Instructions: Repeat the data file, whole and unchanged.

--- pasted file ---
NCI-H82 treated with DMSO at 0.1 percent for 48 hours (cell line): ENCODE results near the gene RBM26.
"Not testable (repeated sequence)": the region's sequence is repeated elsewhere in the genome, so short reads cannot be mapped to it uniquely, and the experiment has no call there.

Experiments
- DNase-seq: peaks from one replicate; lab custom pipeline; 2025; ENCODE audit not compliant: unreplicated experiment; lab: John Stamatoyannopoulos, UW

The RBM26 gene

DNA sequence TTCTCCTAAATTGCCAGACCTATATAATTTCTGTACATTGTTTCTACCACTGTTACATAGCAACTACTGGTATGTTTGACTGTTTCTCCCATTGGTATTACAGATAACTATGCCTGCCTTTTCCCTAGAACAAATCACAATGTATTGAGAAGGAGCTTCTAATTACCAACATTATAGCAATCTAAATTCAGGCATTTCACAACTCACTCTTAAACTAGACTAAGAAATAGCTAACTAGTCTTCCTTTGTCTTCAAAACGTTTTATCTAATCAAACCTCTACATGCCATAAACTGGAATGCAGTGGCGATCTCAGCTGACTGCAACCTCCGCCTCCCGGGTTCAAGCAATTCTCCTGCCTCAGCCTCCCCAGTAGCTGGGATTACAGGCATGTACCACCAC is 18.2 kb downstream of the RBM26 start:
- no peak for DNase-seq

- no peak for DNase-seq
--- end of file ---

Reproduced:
NCI-H82 treated with DMSO at 0.1 percent for 48 hours (cell line): ENCODE results near the gene RBM26.
"Not testable (repeated sequence)": the region's sequence is repeated elsewhere in the genome, so short reads cannot be mapped to it uniquely, and the experiment has no call there.

Experiments
- DNase-seq: peaks from one replicate; lab custom pipeline; 2025; ENCODE audit not compliant: unreplicated experiment; lab: John Stamatoyannopoulos, UW

The RBM26 gene

DNA sequence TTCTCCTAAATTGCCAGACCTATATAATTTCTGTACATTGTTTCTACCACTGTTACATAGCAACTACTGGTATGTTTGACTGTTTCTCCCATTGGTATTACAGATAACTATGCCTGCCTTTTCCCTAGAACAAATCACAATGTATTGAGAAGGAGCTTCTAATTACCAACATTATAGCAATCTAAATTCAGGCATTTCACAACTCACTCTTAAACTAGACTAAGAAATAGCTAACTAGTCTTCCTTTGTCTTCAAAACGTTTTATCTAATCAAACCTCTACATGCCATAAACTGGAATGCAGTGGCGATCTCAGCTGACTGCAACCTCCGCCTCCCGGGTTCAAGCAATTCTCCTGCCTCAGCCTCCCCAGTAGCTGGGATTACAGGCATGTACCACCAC is 18.2 kb downstream of the RBM26 start:
- no peak for DNase-seq

- no peak for DNase-seq